Objective: To determine the reliability of isokinetic concentric strength measures of both the hemiparetic and noninvolved limbs for flexion and extension motions of the hip, knee, and ankle joints in individuals who have had a stroke.
Design: Test-retest, repeated-measures intraobserver reliability design.
Setting: Tertiary rehabilitation center.
Participants: Twenty community-dwelling individuals who have had a stroke, with motor deficits ranging from 3 to 6 on the Chedoke-McMaster Stroke Assessment; volunteer sample.
Interventions: Not applicable.
Main outcome measures: Peak torque and average torque (ie, mean over the range of motion tested) from an ensemble-averaged (3 trials) torque-angle curve during isokinetic concentric extension and flexion movements of the ankle, knee, and hip.
Results: Although peak and average torque were significantly less for the hemiparetic limb compared with the noninvolved limb, the intraclass correlation coefficients (ICCs) between the 2 test sessions were high (.95-.99 for peak torque,.88-.98 for average torque) for both limbs for all 3 joints. However, there was a learning effect, as observed by the slightly greater values attained from the second test session.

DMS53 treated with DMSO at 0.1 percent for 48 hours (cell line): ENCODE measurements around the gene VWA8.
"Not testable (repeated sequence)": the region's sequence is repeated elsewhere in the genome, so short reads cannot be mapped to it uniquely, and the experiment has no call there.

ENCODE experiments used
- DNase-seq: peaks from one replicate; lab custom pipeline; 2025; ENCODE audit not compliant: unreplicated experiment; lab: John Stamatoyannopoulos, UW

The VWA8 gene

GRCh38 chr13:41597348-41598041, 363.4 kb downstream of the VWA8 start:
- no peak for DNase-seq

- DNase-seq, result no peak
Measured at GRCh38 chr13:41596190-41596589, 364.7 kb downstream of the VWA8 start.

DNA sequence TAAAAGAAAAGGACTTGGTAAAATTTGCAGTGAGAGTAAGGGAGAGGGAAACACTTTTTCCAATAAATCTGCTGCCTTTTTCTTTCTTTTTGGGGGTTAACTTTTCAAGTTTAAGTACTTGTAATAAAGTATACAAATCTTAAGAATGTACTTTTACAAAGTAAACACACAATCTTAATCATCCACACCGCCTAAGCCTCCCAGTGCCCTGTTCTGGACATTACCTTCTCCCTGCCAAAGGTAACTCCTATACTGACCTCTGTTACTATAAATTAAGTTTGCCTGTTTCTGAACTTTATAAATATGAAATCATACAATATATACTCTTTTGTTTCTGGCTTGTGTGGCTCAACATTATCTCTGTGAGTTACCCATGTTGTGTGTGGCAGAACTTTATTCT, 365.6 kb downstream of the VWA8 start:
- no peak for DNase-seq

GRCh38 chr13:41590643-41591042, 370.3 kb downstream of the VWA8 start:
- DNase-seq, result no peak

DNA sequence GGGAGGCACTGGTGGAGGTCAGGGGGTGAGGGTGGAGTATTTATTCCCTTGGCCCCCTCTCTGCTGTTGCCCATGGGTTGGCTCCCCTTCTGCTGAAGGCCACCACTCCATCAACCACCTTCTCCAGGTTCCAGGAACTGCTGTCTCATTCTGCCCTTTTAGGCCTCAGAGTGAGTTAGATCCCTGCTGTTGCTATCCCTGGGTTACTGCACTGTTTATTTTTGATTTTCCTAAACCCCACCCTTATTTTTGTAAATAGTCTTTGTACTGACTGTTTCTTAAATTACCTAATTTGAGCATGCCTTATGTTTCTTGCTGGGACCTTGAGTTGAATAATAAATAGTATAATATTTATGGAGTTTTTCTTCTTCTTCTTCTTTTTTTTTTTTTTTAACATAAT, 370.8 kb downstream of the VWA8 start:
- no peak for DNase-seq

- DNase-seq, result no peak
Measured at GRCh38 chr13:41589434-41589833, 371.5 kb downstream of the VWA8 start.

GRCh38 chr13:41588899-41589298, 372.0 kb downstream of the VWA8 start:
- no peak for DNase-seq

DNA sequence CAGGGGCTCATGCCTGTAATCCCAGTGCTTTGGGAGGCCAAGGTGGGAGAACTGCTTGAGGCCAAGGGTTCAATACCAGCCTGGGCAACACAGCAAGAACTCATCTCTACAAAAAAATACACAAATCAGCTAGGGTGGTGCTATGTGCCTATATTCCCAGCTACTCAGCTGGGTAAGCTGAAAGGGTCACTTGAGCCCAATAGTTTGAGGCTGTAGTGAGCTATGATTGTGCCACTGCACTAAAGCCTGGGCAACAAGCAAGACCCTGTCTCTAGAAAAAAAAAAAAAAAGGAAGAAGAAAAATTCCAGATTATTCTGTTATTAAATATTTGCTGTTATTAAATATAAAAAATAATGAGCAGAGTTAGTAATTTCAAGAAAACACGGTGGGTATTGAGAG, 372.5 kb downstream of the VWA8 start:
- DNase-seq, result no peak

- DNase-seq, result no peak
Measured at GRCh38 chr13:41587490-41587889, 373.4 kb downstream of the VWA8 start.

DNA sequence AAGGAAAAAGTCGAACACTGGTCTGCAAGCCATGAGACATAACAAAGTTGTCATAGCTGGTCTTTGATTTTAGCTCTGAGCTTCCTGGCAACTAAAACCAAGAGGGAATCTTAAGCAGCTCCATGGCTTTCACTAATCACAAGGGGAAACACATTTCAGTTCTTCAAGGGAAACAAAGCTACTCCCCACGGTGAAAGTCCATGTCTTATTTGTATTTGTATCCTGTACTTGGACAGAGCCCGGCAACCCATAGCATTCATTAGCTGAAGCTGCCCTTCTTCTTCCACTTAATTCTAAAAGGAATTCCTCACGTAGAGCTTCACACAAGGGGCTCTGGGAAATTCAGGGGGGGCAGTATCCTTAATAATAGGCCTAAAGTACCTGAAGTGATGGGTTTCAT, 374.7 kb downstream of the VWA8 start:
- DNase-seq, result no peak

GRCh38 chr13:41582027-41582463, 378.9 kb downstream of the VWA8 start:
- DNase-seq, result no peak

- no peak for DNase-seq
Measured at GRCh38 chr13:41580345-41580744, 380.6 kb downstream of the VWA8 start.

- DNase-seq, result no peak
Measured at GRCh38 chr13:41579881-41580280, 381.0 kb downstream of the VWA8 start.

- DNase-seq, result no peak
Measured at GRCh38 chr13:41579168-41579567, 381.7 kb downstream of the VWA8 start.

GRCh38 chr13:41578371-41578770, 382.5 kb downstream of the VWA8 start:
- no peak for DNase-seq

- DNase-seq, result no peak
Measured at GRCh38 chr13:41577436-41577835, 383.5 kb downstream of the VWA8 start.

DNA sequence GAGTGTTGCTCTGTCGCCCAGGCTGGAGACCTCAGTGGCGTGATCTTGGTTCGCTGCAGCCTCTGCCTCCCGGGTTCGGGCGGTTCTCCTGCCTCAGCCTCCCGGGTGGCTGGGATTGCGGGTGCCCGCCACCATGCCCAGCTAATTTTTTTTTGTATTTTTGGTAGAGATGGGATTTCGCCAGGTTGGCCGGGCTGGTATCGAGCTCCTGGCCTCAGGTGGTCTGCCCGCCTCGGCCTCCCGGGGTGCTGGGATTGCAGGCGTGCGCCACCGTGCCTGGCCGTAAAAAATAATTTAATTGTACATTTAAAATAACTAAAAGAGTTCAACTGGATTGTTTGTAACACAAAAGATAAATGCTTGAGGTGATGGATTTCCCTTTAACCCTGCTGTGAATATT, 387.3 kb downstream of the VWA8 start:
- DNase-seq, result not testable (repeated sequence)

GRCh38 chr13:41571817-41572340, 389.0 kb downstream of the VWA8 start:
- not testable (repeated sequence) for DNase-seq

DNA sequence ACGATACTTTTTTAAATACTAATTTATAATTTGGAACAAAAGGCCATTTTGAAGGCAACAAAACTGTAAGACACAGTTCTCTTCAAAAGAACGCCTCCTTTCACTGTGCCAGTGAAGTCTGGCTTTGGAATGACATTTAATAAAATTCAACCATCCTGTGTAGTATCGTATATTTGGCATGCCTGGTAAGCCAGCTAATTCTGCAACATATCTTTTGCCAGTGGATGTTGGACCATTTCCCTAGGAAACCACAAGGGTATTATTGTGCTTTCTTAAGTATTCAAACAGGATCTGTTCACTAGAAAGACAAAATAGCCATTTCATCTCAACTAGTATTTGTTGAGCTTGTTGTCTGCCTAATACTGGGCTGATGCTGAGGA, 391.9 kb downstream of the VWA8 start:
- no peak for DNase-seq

Conclusions: Peak and average isokinetic torque can be used to assess reliably lower extremity strength in persons with chronic stroke. Practice sessions may be required before the actual test to reduce the effect of learning.
Copyright 2002 by the American Congress of Rehabilitation Medicine and the American Academy of Physical Medicine and Rehabilitation